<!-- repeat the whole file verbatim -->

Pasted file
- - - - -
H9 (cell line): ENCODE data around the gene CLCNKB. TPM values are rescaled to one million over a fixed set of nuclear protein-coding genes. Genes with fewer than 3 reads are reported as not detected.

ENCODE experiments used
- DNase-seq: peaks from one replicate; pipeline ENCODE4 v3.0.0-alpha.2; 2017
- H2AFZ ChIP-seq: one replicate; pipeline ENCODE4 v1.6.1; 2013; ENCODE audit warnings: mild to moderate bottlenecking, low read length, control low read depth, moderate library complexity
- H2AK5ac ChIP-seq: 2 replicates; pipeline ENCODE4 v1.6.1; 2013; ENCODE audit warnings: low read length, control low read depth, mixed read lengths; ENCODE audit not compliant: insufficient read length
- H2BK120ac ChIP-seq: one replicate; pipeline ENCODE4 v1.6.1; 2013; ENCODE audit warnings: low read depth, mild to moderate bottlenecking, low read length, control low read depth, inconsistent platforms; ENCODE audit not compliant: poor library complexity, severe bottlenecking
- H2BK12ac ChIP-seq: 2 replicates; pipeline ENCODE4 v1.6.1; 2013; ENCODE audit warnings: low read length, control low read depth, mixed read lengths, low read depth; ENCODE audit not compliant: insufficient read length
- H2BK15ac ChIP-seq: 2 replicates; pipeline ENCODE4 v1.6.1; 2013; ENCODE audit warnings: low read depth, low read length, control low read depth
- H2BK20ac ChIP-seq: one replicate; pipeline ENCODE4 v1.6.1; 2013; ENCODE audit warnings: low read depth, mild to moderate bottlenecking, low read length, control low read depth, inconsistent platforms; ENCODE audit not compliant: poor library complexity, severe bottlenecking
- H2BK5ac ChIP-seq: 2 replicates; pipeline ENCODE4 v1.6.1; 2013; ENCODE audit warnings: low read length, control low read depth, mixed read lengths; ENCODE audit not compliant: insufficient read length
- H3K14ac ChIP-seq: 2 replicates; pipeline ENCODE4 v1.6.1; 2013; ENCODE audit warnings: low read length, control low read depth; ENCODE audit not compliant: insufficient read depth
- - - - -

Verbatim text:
H9 (cell line): ENCODE data around the gene CLCNKB. TPM values are rescaled to one million over a fixed set of nuclear protein-coding genes. Genes with fewer than 3 reads are reported as not detected.

ENCODE experiments used
- DNase-seq: peaks from one replicate; pipeline ENCODE4 v3.0.0-alpha.2; 2017
- H2AFZ ChIP-seq: one replicate; pipeline ENCODE4 v1.6.1; 2013; ENCODE audit warnings: mild to moderate bottlenecking, low read length, control low read depth, moderate library complexity
- H2AK5ac ChIP-seq: 2 replicates; pipeline ENCODE4 v1.6.1; 2013; ENCODE audit warnings: low read length, control low read depth, mixed read lengths; ENCODE audit not compliant: insufficient read length
- H2BK120ac ChIP-seq: one replicate; pipeline ENCODE4 v1.6.1; 2013; ENCODE audit warnings: low read depth, mild to moderate bottlenecking, low read length, control low read depth, inconsistent platforms; ENCODE audit not compliant: poor library complexity, severe bottlenecking
- H2BK12ac ChIP-seq: 2 replicates; pipeline ENCODE4 v1.6.1; 2013; ENCODE audit warnings: low read length, control low read depth, mixed read lengths, low read depth; ENCODE audit not compliant: insufficient read length
- H2BK15ac ChIP-seq: 2 replicates; pipeline ENCODE4 v1.6.1; 2013; ENCODE audit warnings: low read depth, low read length, control low read depth
- H2BK20ac ChIP-seq: one replicate; pipeline ENCODE4 v1.6.1; 2013; ENCODE audit warnings: low read depth, mild to moderate bottlenecking, low read length, control low read depth, inconsistent platforms; ENCODE audit not compliant: poor library complexity, severe bottlenecking
- H2BK5ac ChIP-seq: 2 replicates; pipeline ENCODE4 v1.6.1; 2013; ENCODE audit warnings: low read length, control low read depth, mixed read lengths; ENCODE audit not compliant: insufficient read length
- H3K14ac ChIP-seq: 2 replicates; pipeline ENCODE4 v1.6.1; 2013; ENCODE audit warnings: low read length, control low read depth; ENCODE audit not compliant: insufficient read depth